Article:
ElderLaw News-The Estate Planning & Elder Law Firm, P.C. — MD, VA, DC
ElderLaw News
ElderLaw News is a weekly e-newsletter that brings you reports of legal developments and other trends of vital interest to seniors and their advocates. This newsletter is brought to you by The Estate Planning & Elder Law Firm, P.C., William S. Fralin, Esq., President., William S. Fralin, Esq., President.

Spotlight on Income Taxes: Medical Deduction for Assisted Living

Many seniors find that the costs of their medical care increase as they age.

In addition to the myriad number of illnesses, accidents, drugs and diseases that can seem to multiply like wildfire, seniors may also face the cost of paying for assisted living or nursing home care. We are frequently asked whether and to what extent any of these costs may be deducted for income tax purposes. Since many of our clients are busy gathering information and receipts to prepare their income tax returns now, this seemed like an appropriate time to address this topic.

As a general rule, medical expenses in excess of ten percent (10%) of a person’s adjusted gross income are deductible on Schedule A of the 1040. For seniors born before January 2, 1951, the threshold is lower – 7.5% through 2016. Medical expenses typically include out-of-pocket payments for things like prescriptions, doctor visits, durable medical equipment, long-term care insurance premiums, medical insurance premiums, hospital visits and transportation. Maintenance or personal care services (so-called “qualified long-term care expenses”), the primary purpose of which are to provide an individual with needed assistance with his or her disabilities (including protection from threats to health and safety due to severe cognitive impairment) are not deductible unless the individual is “chronically ill”.

To be considered “chronically ill”, a doctor must certify that the individual cannot perform at least two activities of daily living (continence, toileting, eating, bathing, dressing and transferring) without substantial assistance for at least 90 days or requires supervision due to a cognitive impairment (dementia or Alzheimer’s disease). Further, the doctor (or other licensed health care provider) must prescribe a plan of care which outlines the specific daily services that the individual requires. The certification and plan of care must be obtained annually.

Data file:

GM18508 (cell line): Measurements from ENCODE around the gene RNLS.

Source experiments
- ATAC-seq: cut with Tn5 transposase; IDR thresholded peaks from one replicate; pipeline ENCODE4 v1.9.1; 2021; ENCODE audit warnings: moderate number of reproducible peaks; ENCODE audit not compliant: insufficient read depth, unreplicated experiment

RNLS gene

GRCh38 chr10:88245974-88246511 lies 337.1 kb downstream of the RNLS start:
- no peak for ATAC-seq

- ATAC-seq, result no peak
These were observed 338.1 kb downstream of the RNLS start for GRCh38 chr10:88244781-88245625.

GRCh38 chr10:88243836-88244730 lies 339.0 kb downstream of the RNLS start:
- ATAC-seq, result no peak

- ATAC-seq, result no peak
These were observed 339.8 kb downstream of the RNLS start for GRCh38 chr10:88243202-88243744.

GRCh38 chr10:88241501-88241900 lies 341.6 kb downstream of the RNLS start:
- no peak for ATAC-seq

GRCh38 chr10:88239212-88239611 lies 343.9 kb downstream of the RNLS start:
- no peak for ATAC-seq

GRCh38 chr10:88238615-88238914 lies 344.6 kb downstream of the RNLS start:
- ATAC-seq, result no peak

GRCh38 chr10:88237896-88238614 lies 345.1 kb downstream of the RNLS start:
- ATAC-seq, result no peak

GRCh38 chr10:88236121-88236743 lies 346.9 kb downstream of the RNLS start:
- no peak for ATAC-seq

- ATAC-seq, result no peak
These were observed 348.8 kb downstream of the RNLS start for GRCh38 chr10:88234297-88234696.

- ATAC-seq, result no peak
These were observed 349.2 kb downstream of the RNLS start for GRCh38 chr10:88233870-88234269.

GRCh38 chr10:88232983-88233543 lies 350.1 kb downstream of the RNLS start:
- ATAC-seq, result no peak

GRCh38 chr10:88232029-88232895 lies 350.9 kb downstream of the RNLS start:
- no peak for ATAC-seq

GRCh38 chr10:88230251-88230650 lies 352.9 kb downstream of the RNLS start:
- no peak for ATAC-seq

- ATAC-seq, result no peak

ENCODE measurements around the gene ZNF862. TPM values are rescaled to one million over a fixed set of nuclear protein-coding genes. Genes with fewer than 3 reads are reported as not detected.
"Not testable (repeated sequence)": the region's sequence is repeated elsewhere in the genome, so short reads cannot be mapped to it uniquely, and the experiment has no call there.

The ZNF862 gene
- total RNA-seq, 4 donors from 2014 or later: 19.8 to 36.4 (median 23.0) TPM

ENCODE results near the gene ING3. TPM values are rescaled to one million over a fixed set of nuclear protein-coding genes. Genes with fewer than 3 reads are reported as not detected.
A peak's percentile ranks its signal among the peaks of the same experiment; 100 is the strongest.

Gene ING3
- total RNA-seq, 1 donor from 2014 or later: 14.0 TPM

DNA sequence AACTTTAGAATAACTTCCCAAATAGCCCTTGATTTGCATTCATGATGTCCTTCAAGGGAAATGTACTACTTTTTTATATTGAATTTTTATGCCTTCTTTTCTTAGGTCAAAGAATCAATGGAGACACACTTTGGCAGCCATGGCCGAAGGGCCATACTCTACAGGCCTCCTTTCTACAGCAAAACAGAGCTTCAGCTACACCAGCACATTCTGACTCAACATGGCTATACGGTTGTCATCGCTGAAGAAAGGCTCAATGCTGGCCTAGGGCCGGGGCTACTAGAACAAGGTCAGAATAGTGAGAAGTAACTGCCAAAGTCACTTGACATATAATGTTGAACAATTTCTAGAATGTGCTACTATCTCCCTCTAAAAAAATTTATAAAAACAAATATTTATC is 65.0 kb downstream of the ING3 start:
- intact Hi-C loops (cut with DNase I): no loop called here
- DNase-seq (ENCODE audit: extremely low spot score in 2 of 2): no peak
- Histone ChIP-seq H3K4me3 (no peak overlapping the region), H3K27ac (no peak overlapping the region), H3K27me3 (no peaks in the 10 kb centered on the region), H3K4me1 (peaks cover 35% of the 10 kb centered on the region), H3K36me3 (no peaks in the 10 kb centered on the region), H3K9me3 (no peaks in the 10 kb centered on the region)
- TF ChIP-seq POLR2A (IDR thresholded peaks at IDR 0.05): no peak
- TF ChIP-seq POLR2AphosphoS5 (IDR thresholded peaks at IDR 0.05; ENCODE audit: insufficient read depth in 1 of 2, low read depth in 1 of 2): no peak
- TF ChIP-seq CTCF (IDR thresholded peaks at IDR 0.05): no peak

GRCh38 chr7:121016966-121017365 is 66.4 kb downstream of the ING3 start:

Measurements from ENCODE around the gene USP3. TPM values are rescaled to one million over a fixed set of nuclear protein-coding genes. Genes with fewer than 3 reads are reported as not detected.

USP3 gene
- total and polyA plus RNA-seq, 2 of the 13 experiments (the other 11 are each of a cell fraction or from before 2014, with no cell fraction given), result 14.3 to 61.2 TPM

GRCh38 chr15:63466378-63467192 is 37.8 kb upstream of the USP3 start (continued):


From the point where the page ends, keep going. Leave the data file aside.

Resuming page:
How much of the cost of assisted living can you deduct if you qualify as chronically ill? Typically you cannot deduct the costs of room and board unless the room and board may be considered part of the medical care. For instance, for someone in assisted living as a result of a diagnosis of dementia who needs supervision due to cognitive impairment, room and board are deductible, because they are a necessary part of the medical treatment of the disease. What if you are receiving qualified long-term care services at home? If you qualify as chronically ill, the costs of those in-home services can also be deducted; however, in this case, there will be no deduction for room and board. Keep in mind, however, that if any of these costs are being reimbursed to you through long-term care insurance or some other program, you can only count the unreimbursed amounts towards your deduction.

What if you are not chronically ill? You can still deduct a portion of your assisted living fee attributable to medical care. Your facility should provide you with information each year as to the portion of the fees you have paid that are attributable to medical care.

What if your parent receives substantial financial assistance from you in paying medical bills or the costs of their assisted living facility? Can you claim your parent as a dependent or otherwise deduct your parent’s medical expenses on your income tax return? To claim your parent as a dependent, your parent must be a US citizen or national or a resident of the US, Canada or Mexico and you must have provided over 50% of his support for the year. In addition, your parent cannot file a joint return and his income must be less than $4,000 (exclusive of social security). If your meet all the conditions except that your parent’s income is in excess of $4,000, you can include the medical expenses you paid on his behalf with your medical expenses for the year.


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The Estate Planning & Elder Law Firm, P.C.

The Estate Planning & Elder Law Firm, P.C. is an elder law firm. We represent older persons, disabled persons, their families, and their advocates. The practice of elder law includes estate planning, estate and trust administration, powers of attorney, advance medical directives, titling of assets and designations of beneficiaries, guardianships, conservatorships, and public entitlements such as Medicaid, Medicare, Social Security, and SSI, disability planning, income tax planning and preparation, care management, and fiduciary services. For more information about The Estate Planning & Elder Law Firm, P.C., please visit our website at http://www.chroniccareadvocacy.com.

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This newsletter is not intended as a substitute for legal counsel. While every precaution has been taken to make this newsletter accurate, we assume no responsibility for errors, omissions, or damages resulting from the use of the information in this newsletter. The Estate Planning & Elder Law Firm, P.C. thanks the law firm of Hook Law Center for their input to this newsletter.

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